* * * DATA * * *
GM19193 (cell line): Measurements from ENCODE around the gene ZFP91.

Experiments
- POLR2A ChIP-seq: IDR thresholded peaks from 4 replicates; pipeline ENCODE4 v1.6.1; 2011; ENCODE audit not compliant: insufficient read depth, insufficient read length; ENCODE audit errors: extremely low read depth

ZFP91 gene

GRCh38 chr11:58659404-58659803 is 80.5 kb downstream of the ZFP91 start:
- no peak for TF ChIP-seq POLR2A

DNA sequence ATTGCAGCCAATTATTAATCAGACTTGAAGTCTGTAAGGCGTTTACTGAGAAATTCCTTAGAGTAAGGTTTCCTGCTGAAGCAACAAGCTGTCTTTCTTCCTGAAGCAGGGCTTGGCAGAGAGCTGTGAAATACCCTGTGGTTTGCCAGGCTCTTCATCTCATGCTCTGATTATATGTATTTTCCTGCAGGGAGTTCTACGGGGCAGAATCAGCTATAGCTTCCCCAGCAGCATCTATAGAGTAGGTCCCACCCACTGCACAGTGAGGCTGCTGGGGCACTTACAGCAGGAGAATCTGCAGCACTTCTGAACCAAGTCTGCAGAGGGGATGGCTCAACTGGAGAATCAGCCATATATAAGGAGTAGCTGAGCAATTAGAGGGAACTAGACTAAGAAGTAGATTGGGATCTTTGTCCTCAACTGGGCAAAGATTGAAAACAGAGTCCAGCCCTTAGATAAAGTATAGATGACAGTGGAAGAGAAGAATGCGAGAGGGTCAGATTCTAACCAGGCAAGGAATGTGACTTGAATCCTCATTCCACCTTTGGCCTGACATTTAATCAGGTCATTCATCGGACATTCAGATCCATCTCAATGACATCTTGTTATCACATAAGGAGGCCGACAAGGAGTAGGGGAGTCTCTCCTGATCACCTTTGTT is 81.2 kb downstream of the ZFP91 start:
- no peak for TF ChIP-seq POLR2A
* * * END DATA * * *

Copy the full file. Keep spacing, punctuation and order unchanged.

GM19193 (cell line): Measurements from ENCODE around the gene ZFP91.

Experiments
- POLR2A ChIP-seq: IDR thresholded peaks from 4 replicates; pipeline ENCODE4 v1.6.1; 2011; ENCODE audit not compliant: insufficient read depth, insufficient read length; ENCODE audit errors: extremely low read depth

ZFP91 gene

GRCh38 chr11:58659404-58659803 is 80.5 kb downstream of the ZFP91 start:
- no peak for TF ChIP-seq POLR2A

DNA sequence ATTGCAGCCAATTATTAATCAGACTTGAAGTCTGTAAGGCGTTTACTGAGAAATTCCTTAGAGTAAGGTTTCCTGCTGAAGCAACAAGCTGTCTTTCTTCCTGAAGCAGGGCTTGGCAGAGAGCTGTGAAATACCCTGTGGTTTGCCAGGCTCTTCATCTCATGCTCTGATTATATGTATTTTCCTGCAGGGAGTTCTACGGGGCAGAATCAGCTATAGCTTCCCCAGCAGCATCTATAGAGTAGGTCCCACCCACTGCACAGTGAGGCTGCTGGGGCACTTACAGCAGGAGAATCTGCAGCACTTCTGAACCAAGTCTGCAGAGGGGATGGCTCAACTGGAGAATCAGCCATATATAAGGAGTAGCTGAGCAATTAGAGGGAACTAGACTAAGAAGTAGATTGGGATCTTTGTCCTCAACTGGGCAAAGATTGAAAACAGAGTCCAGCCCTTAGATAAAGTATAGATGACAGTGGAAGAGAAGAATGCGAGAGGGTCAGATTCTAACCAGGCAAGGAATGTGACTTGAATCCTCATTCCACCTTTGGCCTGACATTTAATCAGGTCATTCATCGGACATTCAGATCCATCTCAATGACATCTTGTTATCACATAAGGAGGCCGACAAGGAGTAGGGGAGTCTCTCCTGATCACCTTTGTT is 81.2 kb downstream of the ZFP91 start:
- no peak for TF ChIP-seq POLR2A